The film class of 2022 is illustrious, and with only a few exceptions (see best picture and best adapted screenplay), the Academy did a fine job of nominating the very best of the best. It has been a surprising and unpredictable awards season thus far, setting the stage for what could be a rousing Oscar ceremony on Sunday. Here’s my breakdowns and predictions for each of the Academy’s premier categories:
It’s unfortunate this category has the unnecessary stain of campaign controversy because the Academy got it right with its list of contenders: Cate Blanchett (Tár), Ana de Armas (Blonde), Andrea Riseborough (To Leslie), Michelle Williams (The Fabelmans) and Michelle Yeoh (Everything Everywhere All at Once). Anyone who cries foul in regards to the nominees is sucking on sour grapes.
Blanchett delivers the most commanding performance of her career as a famed conductor descending into madness. It’s rare to see an actor reach such depths of character—I was hanging on her every word and movement. De Armas is mesmerizing as a young starlet tormented by fame. The brilliance of her performance rests in her ability to capture the potency of Marilyn Monroe alongside the fragility of Norma Jean Baker. Riseborough’s performance is astounding. She strips herself raw in front of the camera, exposing all her vulnerabilities as a mother battling the demons of addiction. Williams is the most remarkable on-screen mother in cinematic history as the charmingly defiant Mitzi Fabelman. Yeoh portrays a most unlikely heroine—a 60–ish wife and mother disillusioned by unfulfilled hopes and dreams. And no one is more surprised than her to learn she has the superhuman powers to save the world from hateful demise.
Any one of the nominated actresses is worthy of this year’s Academy Award, but this race has narrowed to Blanchett or Yeoh. Blanchett emerged as the early favorite nabbing wins at the Golden Globe, Critics’ Choice and BAFTA awards. But Yeoh has come on strong in recent weeks, winning the SAG and Independent Spirit awards. Now the women are in a dead heat heading into Sunday.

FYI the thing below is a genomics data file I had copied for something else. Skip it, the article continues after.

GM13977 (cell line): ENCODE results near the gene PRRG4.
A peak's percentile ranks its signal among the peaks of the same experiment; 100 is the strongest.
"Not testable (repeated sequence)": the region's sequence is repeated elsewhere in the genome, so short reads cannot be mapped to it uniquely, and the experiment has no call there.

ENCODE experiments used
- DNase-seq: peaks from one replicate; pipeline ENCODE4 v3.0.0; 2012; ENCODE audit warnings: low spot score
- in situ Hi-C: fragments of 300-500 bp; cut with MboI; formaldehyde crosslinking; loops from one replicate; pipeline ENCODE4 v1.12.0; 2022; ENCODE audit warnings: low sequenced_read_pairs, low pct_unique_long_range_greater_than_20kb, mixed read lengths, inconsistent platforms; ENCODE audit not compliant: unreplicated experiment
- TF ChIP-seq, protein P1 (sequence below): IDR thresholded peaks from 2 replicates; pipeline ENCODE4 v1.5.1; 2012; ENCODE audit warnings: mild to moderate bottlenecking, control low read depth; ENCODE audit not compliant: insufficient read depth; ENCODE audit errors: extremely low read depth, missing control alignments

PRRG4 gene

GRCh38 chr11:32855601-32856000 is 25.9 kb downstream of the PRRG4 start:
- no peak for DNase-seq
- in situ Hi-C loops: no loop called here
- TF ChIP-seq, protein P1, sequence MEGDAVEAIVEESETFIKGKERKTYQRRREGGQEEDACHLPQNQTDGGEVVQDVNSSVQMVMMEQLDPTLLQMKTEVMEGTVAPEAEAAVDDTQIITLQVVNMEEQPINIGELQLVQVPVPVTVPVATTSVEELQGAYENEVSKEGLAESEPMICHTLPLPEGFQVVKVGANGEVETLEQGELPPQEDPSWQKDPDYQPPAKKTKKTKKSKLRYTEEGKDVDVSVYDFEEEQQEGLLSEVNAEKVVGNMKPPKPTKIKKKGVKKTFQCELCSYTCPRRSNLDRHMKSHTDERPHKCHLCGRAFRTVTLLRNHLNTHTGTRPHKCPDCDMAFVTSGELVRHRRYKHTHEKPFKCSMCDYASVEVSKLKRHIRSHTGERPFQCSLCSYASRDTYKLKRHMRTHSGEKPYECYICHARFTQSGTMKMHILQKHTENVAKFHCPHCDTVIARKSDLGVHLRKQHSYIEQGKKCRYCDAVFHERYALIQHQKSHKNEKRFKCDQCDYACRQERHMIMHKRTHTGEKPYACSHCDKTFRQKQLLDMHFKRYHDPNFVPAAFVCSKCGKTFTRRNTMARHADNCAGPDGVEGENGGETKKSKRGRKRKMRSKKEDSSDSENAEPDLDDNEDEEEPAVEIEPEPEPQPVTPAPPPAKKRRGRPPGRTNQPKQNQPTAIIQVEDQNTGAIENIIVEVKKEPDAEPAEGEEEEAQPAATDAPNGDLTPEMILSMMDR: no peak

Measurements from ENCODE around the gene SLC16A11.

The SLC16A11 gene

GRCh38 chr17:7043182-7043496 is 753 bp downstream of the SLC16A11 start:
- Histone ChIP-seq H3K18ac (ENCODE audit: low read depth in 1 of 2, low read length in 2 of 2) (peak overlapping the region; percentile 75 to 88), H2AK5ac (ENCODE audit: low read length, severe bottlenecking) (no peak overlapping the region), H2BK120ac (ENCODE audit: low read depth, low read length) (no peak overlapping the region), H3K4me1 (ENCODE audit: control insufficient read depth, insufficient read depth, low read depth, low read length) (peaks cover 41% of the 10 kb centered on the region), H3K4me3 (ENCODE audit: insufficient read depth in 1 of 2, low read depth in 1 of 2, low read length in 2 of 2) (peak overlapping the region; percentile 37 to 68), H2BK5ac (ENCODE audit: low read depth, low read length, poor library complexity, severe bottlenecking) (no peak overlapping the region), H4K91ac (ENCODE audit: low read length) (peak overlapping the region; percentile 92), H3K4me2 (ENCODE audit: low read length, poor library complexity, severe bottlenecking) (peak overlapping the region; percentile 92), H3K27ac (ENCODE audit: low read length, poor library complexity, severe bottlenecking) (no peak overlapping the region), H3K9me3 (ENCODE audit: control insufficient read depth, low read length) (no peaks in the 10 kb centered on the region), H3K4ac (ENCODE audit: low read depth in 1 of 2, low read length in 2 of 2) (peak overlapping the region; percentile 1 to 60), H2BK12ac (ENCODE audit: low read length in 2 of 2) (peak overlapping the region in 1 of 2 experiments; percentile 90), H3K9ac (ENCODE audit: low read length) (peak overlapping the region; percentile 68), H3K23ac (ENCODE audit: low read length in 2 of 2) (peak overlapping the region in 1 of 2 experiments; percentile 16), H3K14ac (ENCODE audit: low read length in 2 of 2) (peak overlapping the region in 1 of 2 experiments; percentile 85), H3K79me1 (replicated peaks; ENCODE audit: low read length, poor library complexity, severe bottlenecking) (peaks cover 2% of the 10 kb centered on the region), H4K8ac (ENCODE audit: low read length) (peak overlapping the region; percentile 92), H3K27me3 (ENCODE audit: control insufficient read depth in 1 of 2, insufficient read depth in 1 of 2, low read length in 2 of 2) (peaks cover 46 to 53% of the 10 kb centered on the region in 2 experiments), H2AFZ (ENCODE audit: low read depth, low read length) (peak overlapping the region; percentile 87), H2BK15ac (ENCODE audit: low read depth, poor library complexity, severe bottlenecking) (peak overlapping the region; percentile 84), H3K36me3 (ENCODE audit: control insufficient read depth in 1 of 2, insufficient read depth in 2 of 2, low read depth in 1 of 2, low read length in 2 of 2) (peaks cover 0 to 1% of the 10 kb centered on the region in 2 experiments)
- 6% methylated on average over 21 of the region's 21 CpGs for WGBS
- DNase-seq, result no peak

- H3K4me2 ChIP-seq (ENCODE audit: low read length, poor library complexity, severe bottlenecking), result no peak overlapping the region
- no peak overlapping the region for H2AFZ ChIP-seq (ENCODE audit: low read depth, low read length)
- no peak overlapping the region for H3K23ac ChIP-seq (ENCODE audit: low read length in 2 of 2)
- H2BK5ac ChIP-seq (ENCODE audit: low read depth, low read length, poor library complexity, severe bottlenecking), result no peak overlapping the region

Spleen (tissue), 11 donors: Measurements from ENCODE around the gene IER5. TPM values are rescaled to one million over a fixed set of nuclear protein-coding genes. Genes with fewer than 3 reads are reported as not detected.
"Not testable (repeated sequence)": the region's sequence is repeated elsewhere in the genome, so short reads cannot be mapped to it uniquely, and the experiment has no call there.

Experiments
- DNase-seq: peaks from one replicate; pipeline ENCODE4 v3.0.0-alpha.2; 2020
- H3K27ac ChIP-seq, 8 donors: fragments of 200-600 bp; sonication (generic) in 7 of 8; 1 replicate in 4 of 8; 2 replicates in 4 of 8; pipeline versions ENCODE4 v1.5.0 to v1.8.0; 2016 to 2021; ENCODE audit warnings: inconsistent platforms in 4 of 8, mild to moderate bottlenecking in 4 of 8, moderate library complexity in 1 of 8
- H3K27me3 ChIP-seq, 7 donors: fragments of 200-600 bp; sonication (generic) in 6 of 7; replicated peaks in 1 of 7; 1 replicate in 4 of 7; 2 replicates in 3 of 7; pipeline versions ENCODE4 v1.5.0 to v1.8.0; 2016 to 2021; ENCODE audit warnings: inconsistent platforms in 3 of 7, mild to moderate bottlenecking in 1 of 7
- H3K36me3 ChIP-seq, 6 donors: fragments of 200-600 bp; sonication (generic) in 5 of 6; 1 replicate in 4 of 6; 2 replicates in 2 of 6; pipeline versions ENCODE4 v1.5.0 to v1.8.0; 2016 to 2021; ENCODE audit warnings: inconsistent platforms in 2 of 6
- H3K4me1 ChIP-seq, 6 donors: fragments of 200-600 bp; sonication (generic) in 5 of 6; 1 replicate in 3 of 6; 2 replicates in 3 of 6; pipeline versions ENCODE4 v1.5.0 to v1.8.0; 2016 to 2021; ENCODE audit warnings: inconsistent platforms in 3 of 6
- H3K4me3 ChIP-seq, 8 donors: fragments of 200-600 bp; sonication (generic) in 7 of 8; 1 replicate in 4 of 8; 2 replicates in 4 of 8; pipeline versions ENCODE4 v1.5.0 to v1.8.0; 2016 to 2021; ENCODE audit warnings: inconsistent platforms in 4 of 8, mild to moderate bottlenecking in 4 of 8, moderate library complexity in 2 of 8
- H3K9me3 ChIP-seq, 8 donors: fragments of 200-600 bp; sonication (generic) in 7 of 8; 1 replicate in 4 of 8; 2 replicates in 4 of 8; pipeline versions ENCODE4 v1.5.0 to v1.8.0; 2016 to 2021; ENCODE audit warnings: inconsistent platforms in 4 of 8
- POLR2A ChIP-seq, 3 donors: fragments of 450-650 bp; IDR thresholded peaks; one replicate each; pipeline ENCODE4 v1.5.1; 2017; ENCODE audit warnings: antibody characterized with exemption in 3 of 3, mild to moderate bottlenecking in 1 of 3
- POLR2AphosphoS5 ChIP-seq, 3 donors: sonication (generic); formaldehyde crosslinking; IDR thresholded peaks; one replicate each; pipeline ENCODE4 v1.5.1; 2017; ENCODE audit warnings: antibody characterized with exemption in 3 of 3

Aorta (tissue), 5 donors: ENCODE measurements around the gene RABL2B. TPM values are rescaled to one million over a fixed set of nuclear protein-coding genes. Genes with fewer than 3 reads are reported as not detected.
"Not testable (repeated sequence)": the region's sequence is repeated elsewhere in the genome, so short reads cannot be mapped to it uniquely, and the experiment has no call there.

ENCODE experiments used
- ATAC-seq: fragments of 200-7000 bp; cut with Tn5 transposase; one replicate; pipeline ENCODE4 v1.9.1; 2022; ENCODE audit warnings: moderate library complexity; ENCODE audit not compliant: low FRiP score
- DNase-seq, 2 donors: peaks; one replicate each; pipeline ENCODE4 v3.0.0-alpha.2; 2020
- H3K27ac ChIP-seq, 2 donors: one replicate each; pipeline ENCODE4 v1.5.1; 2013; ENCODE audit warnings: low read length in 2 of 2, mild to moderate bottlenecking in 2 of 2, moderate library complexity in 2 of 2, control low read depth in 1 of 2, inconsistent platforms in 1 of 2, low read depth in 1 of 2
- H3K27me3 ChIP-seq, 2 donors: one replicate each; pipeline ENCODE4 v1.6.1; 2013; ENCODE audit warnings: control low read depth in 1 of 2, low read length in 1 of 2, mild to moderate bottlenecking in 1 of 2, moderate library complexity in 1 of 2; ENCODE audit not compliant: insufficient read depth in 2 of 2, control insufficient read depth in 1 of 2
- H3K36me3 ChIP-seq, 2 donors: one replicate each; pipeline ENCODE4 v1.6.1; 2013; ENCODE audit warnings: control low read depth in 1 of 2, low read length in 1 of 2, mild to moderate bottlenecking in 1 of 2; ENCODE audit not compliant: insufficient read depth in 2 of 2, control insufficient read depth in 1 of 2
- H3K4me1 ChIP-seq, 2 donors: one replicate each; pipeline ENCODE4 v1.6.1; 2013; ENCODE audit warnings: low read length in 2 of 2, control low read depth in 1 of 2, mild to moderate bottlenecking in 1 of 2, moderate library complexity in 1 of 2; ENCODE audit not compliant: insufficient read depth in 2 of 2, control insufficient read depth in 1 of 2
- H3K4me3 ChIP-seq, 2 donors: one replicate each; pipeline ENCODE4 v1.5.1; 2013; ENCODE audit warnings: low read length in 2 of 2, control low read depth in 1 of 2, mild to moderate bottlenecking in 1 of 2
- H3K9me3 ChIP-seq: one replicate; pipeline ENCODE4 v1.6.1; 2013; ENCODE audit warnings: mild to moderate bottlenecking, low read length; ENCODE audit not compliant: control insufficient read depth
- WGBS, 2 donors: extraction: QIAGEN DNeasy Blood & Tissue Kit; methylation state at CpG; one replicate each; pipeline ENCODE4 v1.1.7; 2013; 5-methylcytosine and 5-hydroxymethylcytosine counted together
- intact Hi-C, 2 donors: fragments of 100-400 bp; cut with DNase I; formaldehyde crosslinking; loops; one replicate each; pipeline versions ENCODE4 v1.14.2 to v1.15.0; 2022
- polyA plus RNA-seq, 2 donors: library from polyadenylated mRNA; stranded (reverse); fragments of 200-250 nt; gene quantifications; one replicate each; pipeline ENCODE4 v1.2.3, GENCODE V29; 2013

My prediction: Michelle Yeoh
My favorite: Andrea Riseborough
This has shaped up to be the most competitive category of the year with Austin Butler (Elvis), Colin Farrell (The Banshees of Inisherin) and Brendan Fraser (The Whale) equally poised to take home Oscar. All three men have delivered career–defining performances worthy of the accolades they have each received.
Butler seemingly morphs himself into Elvis, mirroring the rock ‘n’ roll star’s iconic dance moves and capturing the full breadth of his vocal talent. But it’s the soulfulness behind Butler’s eyes that pulls audiences into the story whereby we too experience the emotions, both wonderful and torturous, of the legend’s 20–year career. Farrell is marvelous as a heartbroken dairy farmer. Even in moments without dialogue, Farrell translates the pathos of his experience through mere expression. And he lifts the weight of sadness with moments of robust humor. Fraser’s performance is a tour de force. Portraying a 600-pound recluse who sits on a couch or in a wheelchair for the vast majority of the film, Fraser’s body is a useless instrument. The actor uses only his face to relay intense thoughts, feelings and emotions. And in so doing, he paints a profound illustration of grief and hope.
At this year’s Golden Globes, Farrell won the award for best actor in a comedy, while Butler won in the drama category. Then, Fraser won the Critics’ Choice Award two weeks before Butler took home the BAFTA. Fraser closed out the pre-Oscar awards shows with a win at the SAGs. It’s impossible to peg who has the momentum heading into Sunday night.
My prediction: Brendan Fraser
My favorite: Colin Farrell
Avatar: The Way of Water and Top Gun: Maverick should be booted far off this list of nominees. Both films complete highflying stunts with some fascinating special effects, but their storylines fall flat due to weak screenwriting. The Whale and She Said are superior films that deserve a spot alongside the other eight nominees: All Quiet on the Western Front, The Banshees of Inisherin, Elvis, Everything Everywhere All at Once, The Fabelmans, Tár, Triangle of Sadness and Women Talking.
The four front-runners—All Quiet on the Western Front, The Banshees of Inisherin, Everything Everywhere All at Once and The Fabelmans—are as equally heartfelt as they are intense.
All Quiet brings audiences into an unforgiving battle pursuit where we experience the senselessness of war. It all begins with quiet charm—a close knit group of school boys decide to fight for the honor of their fatherland. However, as soon as they reach the battlefront, they realize they are merely pawns. They must immediately become killing machines, and come to grips with the fact that seeing the face of the enemy is like looking into a mirror.